Britain's Prince Harry and his wife Meghan Markle have said that it is important that the wrongs of the past are acknowledged, in their role for one of Queen Elizabeth II's Commonwealth organisations.
Dialling in from their Los Angeles home last week into the Queen's Commonwealth Trust (QCT) weekly video call, which focused on responding to the Black Lives Matter movement, the Duke and Duchess of Sussex said the only way to move forward is to address past issues.
"There is no turning back now, everything is coming to a head," said Prince Harry, who is the President of the QCT.
"When you look across the Commonwealth, there is no way that we can move forward unless we acknowledge the past. So many people have done such an incredible job of acknowledging the past and trying to right those wrongs, but I think we all acknowledge there is so much more still to do. It's not going to be easy and in some cases it's not going to be comfortable, but it needs to be done, because, guess what, everybody benefits," he said.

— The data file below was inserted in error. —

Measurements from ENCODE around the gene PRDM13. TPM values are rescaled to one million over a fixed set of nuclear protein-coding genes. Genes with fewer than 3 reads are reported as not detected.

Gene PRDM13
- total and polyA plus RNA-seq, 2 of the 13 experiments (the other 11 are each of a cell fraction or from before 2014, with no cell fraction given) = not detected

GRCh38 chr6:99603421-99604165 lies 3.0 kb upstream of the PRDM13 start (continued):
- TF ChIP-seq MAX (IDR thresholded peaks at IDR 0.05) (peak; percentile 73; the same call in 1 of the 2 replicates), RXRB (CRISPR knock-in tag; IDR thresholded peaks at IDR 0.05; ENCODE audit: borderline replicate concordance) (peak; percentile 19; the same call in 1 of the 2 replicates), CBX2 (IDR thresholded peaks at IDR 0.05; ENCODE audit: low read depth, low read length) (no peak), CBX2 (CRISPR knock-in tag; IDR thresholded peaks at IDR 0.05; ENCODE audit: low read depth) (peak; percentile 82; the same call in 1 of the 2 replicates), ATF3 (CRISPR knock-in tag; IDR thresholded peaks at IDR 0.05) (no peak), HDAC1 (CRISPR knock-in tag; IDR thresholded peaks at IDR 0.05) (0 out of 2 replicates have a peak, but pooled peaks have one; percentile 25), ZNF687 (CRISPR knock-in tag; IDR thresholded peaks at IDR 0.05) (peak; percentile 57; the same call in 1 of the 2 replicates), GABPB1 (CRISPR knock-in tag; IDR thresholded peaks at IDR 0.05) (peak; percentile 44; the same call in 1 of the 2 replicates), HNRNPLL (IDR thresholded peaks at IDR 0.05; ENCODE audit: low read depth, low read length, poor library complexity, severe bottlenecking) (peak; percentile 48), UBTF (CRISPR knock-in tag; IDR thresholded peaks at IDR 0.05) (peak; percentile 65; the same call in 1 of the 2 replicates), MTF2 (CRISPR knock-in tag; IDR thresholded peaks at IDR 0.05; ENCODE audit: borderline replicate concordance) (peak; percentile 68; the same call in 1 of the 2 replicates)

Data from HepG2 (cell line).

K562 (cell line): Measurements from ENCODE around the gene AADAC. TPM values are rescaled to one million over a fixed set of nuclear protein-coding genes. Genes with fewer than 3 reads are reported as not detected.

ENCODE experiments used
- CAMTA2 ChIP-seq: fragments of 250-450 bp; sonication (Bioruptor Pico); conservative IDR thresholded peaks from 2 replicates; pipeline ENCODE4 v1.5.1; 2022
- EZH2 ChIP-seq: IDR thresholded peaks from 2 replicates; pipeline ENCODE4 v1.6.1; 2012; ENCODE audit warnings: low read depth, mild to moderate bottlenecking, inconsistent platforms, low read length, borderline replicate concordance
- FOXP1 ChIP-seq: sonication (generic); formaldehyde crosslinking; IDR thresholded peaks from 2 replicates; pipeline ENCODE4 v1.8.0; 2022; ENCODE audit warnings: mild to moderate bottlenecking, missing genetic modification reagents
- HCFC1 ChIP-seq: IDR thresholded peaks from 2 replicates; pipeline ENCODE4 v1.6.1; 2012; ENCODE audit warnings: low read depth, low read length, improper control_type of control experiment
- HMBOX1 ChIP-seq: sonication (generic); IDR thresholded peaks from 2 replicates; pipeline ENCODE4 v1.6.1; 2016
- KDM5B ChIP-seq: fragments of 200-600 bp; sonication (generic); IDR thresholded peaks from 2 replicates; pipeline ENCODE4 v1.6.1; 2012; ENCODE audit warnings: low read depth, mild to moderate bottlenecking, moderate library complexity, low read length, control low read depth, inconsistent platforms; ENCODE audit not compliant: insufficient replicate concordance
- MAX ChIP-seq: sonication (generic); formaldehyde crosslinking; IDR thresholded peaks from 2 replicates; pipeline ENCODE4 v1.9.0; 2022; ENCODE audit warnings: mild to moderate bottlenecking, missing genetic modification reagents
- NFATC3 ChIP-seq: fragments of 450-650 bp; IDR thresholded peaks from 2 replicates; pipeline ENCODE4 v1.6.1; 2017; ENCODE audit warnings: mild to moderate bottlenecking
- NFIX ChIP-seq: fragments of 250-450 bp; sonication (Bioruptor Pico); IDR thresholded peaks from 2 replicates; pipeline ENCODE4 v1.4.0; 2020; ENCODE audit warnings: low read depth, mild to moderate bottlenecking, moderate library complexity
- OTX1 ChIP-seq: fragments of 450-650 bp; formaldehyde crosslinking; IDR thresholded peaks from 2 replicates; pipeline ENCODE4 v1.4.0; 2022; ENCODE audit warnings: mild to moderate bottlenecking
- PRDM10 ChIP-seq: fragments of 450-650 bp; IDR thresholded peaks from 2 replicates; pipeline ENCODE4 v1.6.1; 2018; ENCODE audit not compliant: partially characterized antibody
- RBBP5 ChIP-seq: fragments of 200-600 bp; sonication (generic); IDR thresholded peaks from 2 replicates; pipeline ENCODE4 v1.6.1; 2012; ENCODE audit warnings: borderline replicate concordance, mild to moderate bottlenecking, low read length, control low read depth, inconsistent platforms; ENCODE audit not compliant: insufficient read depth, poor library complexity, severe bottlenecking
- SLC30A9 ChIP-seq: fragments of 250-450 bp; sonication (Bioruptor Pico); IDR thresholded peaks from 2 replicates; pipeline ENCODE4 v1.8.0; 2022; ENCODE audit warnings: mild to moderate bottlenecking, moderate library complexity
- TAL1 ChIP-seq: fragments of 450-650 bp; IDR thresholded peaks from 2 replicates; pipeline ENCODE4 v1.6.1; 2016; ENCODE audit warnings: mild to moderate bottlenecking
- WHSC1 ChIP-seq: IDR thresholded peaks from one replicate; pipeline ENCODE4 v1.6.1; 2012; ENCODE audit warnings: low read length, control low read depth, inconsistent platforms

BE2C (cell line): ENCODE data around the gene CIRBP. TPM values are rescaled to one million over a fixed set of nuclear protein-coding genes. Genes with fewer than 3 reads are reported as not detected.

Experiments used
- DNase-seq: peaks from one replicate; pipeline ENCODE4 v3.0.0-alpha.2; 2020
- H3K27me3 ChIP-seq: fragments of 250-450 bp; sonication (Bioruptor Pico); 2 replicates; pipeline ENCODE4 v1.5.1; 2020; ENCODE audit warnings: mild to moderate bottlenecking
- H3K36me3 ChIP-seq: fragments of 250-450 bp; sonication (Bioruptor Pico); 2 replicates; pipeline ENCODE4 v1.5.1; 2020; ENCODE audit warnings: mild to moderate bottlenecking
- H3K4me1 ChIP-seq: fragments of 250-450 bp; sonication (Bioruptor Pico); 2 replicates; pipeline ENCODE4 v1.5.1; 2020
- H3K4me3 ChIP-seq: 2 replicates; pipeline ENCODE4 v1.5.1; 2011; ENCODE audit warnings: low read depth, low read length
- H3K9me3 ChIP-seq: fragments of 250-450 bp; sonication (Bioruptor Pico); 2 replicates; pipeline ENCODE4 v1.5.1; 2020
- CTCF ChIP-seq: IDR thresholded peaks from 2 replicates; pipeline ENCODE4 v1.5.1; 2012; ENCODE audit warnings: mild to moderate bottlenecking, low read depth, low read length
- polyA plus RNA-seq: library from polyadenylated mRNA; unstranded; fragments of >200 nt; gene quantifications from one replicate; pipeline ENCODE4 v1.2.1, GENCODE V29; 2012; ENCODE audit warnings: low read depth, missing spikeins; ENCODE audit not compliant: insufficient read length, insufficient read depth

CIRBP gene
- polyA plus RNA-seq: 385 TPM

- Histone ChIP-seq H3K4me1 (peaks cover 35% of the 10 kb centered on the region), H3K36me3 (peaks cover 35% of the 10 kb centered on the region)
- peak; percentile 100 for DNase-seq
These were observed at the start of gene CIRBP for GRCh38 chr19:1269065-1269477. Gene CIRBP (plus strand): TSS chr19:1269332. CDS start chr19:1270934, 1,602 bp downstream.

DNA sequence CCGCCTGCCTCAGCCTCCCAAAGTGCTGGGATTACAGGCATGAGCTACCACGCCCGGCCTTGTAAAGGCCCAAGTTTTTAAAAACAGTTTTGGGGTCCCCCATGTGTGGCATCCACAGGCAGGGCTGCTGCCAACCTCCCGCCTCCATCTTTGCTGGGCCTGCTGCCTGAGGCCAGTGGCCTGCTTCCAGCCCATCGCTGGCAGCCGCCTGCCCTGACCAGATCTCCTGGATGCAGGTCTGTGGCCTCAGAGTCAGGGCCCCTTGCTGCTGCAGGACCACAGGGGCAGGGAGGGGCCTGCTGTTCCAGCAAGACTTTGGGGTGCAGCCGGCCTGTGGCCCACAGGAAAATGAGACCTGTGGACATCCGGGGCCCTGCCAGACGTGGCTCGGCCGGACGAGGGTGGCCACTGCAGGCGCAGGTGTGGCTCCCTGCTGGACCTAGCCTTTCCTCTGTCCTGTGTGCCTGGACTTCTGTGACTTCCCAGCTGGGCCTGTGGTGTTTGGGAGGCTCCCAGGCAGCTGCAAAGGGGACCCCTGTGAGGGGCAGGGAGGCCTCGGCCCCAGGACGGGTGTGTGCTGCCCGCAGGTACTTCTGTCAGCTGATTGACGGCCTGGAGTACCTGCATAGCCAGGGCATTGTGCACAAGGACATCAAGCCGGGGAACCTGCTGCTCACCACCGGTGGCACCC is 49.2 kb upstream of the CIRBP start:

Markle, as the vice-president of QCT, added that there would need to be some discomfort before the world can come through the other side on issues of human rights.
During the call on July 1, she said: "We're going to have to be a little uncomfortable right now, because it's only in pushing through that discomfort that we get to the other side of this and find the place where a high tide raises all ships.
"Equality does not put anyone on the back foot, it puts us all on the same footing - which is a fundamental human right."
Prince Harry, 35, and Meghan, 38, have kept their roles with the QCT after stepping down as senior working royals earlier this year. However, Harry did step down from his position as Commonwealth Youth Ambassador.